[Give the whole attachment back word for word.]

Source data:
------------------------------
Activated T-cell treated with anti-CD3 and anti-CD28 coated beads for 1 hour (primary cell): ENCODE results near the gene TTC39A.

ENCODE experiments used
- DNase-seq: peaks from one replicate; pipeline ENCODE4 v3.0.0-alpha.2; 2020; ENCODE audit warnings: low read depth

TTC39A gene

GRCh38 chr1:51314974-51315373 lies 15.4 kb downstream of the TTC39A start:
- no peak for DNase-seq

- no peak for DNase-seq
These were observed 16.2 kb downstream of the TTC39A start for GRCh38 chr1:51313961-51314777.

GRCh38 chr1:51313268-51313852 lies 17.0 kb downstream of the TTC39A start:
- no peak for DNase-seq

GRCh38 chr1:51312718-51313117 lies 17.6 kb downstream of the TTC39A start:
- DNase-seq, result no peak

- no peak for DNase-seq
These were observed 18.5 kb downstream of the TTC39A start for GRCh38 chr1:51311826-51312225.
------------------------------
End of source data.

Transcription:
Activated T-cell treated with anti-CD3 and anti-CD28 coated beads for 1 hour (primary cell): ENCODE results near the gene TTC39A.

ENCODE experiments used
- DNase-seq: peaks from one replicate; pipeline ENCODE4 v3.0.0-alpha.2; 2020; ENCODE audit warnings: low read depth

TTC39A gene

GRCh38 chr1:51314974-51315373 lies 15.4 kb downstream of the TTC39A start:
- no peak for DNase-seq

- no peak for DNase-seq
These were observed 16.2 kb downstream of the TTC39A start for GRCh38 chr1:51313961-51314777.

GRCh38 chr1:51313268-51313852 lies 17.0 kb downstream of the TTC39A start:
- no peak for DNase-seq

GRCh38 chr1:51312718-51313117 lies 17.6 kb downstream of the TTC39A start:
- DNase-seq, result no peak

- no peak for DNase-seq
These were observed 18.5 kb downstream of the TTC39A start for GRCh38 chr1:51311826-51312225.